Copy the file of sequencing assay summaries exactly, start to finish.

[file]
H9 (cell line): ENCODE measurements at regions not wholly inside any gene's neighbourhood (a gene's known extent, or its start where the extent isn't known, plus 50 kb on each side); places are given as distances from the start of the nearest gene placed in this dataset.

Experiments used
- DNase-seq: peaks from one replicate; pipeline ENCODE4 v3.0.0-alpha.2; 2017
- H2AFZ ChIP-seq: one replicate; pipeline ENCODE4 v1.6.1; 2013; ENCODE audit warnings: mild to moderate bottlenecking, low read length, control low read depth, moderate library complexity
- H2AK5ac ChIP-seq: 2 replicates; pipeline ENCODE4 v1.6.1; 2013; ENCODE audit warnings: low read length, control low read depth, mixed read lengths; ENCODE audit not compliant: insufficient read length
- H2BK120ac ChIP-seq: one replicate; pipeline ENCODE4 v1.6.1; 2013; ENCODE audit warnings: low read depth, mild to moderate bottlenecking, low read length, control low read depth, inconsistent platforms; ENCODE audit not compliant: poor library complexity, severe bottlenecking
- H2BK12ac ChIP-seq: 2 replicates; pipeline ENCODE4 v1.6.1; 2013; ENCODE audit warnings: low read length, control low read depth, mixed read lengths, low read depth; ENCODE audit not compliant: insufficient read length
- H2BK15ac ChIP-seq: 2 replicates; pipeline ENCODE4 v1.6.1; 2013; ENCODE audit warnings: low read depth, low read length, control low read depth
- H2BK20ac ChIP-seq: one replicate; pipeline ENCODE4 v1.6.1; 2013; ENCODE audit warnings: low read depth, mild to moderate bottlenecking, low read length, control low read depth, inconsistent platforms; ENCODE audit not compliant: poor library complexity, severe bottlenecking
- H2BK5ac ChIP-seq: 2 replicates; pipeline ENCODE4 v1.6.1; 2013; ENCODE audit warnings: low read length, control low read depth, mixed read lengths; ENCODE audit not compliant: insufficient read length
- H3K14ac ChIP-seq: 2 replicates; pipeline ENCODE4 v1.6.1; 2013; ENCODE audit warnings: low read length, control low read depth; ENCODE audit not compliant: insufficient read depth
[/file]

H9 (cell line): ENCODE measurements at regions not wholly inside any gene's neighbourhood (a gene's known extent, or its start where the extent isn't known, plus 50 kb on each side); places are given as distances from the start of the nearest gene placed in this dataset.

Experiments used
- DNase-seq: peaks from one replicate; pipeline ENCODE4 v3.0.0-alpha.2; 2017
- H2AFZ ChIP-seq: one replicate; pipeline ENCODE4 v1.6.1; 2013; ENCODE audit warnings: mild to moderate bottlenecking, low read length, control low read depth, moderate library complexity
- H2AK5ac ChIP-seq: 2 replicates; pipeline ENCODE4 v1.6.1; 2013; ENCODE audit warnings: low read length, control low read depth, mixed read lengths; ENCODE audit not compliant: insufficient read length
- H2BK120ac ChIP-seq: one replicate; pipeline ENCODE4 v1.6.1; 2013; ENCODE audit warnings: low read depth, mild to moderate bottlenecking, low read length, control low read depth, inconsistent platforms; ENCODE audit not compliant: poor library complexity, severe bottlenecking
- H2BK12ac ChIP-seq: 2 replicates; pipeline ENCODE4 v1.6.1; 2013; ENCODE audit warnings: low read length, control low read depth, mixed read lengths, low read depth; ENCODE audit not compliant: insufficient read length
- H2BK15ac ChIP-seq: 2 replicates; pipeline ENCODE4 v1.6.1; 2013; ENCODE audit warnings: low read depth, low read length, control low read depth
- H2BK20ac ChIP-seq: one replicate; pipeline ENCODE4 v1.6.1; 2013; ENCODE audit warnings: low read depth, mild to moderate bottlenecking, low read length, control low read depth, inconsistent platforms; ENCODE audit not compliant: poor library complexity, severe bottlenecking
- H2BK5ac ChIP-seq: 2 replicates; pipeline ENCODE4 v1.6.1; 2013; ENCODE audit warnings: low read length, control low read depth, mixed read lengths; ENCODE audit not compliant: insufficient read length
- H3K14ac ChIP-seq: 2 replicates; pipeline ENCODE4 v1.6.1; 2013; ENCODE audit warnings: low read length, control low read depth; ENCODE audit not compliant: insufficient read depth